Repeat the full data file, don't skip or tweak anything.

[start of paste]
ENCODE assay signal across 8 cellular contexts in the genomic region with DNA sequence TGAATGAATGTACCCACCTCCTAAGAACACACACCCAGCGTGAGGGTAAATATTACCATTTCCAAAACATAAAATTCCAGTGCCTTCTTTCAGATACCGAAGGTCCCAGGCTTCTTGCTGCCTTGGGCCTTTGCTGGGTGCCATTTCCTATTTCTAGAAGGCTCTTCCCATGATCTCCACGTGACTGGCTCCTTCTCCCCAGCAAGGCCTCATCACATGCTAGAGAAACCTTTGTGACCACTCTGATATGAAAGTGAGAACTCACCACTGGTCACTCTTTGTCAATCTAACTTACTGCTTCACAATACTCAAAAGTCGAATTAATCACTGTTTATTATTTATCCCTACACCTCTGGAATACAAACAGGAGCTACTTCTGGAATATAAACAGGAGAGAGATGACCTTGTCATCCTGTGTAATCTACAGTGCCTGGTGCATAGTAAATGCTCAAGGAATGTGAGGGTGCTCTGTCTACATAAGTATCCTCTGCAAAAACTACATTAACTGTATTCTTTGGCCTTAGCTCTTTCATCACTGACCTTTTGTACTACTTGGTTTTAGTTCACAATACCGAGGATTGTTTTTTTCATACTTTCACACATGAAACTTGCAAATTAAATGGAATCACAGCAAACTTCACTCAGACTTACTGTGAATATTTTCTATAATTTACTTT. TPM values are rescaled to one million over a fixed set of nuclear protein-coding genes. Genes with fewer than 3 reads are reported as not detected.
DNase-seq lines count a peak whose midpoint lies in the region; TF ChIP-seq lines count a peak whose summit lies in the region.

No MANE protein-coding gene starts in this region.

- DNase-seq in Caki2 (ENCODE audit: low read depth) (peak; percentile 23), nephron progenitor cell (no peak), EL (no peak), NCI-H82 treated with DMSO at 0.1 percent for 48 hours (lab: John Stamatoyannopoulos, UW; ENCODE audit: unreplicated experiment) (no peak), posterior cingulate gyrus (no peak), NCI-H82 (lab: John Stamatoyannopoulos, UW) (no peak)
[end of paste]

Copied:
ENCODE assay signal across 8 cellular contexts in the genomic region with DNA sequence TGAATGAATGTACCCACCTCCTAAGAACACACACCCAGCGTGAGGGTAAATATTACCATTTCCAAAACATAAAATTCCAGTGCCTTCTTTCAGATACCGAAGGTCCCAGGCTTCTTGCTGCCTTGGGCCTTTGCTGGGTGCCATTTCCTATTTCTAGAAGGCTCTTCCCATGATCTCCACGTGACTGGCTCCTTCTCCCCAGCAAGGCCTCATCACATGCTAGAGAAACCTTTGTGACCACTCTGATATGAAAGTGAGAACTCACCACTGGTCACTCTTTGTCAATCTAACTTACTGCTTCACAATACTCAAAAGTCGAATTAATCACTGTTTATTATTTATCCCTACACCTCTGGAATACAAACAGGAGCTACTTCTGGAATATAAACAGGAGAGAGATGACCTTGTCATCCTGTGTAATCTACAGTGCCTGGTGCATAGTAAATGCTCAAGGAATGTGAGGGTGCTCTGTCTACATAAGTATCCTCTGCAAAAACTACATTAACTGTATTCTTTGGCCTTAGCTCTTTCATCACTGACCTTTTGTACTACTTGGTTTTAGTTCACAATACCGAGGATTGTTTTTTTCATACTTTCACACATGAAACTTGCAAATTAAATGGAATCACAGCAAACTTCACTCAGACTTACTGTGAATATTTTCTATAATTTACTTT. TPM values are rescaled to one million over a fixed set of nuclear protein-coding genes. Genes with fewer than 3 reads are reported as not detected.
DNase-seq lines count a peak whose midpoint lies in the region; TF ChIP-seq lines count a peak whose summit lies in the region.

No MANE protein-coding gene starts in this region.

- DNase-seq in Caki2 (ENCODE audit: low read depth) (peak; percentile 23), nephron progenitor cell (no peak), EL (no peak), NCI-H82 treated with DMSO at 0.1 percent for 48 hours (lab: John Stamatoyannopoulos, UW; ENCODE audit: unreplicated experiment) (no peak), posterior cingulate gyrus (no peak), NCI-H82 (lab: John Stamatoyannopoulos, UW) (no peak)